On Endurance


Today, I want to take a moment to discuss endurance. This might be a touch odd as a topic related to thankfulness, but hear me out. Many of the ‘GREAT’ results , the heroic stories usually start in endurance. Edison invented the lightbulb… But how many hundreds or even thousands of failures did he endure and persevere through to get there? What about George Washington? He didn’t lead the fledgling States to victory over Britain in a climactic battle. Instead he mostly endured cold winters and evaded his enemy, striking only during moments of advantage. This element of perseverance appears consistently in other works and cultures as well. Even Sun Tzu lauds the merits of patiently out-waiting your enemy. But critical in all these, is that the ‘waiting’ was never idle. That the endurance was not stationary. They kept their discipline, consistently doing what they knew they had to. It is said that the secret to becoming an ‘Overnight Success’ is to work hard, with no notoriety, sleepless nights, failure and loss in good measure. But to get back up each day and keep going for 10 years or more. So while our popular stories might be those of ‘meteoric rise’, the real history of our lives should be one of enduring excellence in practice. Excellence is not an occasional act, but a consistent habit.

Building on this, let us explore 2 prerequisites for endurance: Faith and Hope.

Hope, as a verb (like to hope), can be taken as:

  1. To wish for a particular event that one considers possible.
  2. To have confidence; trust.
  3. To desire and consider possible: synonym: expect.

But critical to hope is an insight into a possible future. That is an object to hope for. One which is more desirable than the present. Edison didn’t just keep trudging through failed experiments for the fun of it. He had in mind a brighter world ahead ( literally 😝). And if you examine Ford’s Autobiography, you’ll find that he perfected his motor car, NOT to just become a millionaire. He wanted to put mechanical power in the hands of common men, especially farmers. And in fact, one of his proudest accomplishments was the Ford tractors. Powerful for their weight, they helped save Britain during the war, by turning portions of the English countryside into a Breadbasket. To endure, there must be something to endure for and these men found theirs.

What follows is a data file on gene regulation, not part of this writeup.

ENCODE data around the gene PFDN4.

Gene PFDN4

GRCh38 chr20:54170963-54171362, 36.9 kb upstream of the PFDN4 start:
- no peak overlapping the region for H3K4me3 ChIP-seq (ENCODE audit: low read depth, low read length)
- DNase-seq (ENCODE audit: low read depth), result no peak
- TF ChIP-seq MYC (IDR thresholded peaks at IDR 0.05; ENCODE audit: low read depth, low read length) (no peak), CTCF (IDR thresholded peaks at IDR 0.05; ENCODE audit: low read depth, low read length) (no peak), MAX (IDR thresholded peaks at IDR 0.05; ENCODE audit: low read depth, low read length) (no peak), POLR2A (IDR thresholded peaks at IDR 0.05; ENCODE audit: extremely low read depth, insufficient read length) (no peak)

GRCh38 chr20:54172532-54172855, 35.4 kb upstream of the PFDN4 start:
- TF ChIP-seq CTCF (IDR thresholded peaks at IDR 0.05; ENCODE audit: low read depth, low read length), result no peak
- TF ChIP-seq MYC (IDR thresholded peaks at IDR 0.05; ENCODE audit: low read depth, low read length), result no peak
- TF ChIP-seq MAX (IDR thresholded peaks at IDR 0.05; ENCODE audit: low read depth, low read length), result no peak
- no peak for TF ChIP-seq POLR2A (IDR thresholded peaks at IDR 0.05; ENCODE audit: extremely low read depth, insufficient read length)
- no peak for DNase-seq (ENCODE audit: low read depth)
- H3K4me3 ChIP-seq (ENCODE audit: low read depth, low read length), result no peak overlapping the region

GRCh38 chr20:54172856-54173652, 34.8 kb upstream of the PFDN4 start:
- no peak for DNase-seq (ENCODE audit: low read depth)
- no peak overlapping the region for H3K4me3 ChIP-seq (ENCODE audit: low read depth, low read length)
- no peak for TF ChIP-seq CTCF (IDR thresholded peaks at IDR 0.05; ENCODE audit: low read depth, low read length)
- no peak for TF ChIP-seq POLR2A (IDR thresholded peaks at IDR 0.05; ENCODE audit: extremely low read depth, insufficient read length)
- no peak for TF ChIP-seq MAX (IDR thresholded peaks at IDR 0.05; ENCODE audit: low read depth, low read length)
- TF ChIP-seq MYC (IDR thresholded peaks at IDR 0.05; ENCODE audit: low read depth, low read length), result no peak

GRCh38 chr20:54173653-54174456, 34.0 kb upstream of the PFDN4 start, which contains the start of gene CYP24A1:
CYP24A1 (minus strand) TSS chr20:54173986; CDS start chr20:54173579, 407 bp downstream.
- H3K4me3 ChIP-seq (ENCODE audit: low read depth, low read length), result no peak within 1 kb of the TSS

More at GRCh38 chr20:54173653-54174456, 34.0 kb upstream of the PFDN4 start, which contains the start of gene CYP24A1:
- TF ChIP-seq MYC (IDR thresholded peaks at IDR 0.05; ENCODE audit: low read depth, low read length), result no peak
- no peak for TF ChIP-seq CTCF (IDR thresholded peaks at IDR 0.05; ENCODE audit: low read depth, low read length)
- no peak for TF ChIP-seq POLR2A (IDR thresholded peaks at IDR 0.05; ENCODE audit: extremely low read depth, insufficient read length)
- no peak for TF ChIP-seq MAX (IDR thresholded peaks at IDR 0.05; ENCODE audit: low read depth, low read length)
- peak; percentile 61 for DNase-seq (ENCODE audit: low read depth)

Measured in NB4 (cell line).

The second element is Faith, which is the ‘assent of the mind to the truth of a proposition or statement for which there is not complete evidence or belief in general’. Everyone who endures believes in the possibility of their hope. That the world can become that, and that by their efforts, their endurance… it will. It is faith that bridges the gap between hope for the future and the actions taken today. The Hoped-for future isn’t reached by standing still.

So what does all this practically mean? What do we do with all these lovely ideas? I would start by cultivating your hope. What brighter future do you want to see? In what way do you want to improve the world?

Write it down. Make it detailed. Capture those ideas which “put a fire in your belly”.

We ought to capture that which sparks our excitement for that future. And then, find a way to keep that vision in front of you. It can be hard to pick yourself back up again and again if all you’re staring at is the dirt between your feet. Review that detailed, invigorating vision of the future you seek. Bolster your endurance on those days when the path ahead seems bleak. For my part, I have a handful of practices for this. Among them is a collage of images I keep to remind me of the future I want to build. I review it every week, if not more frequently. For Improving, our mission is: “To Change the Perception of the IT Professional”. What will yours be?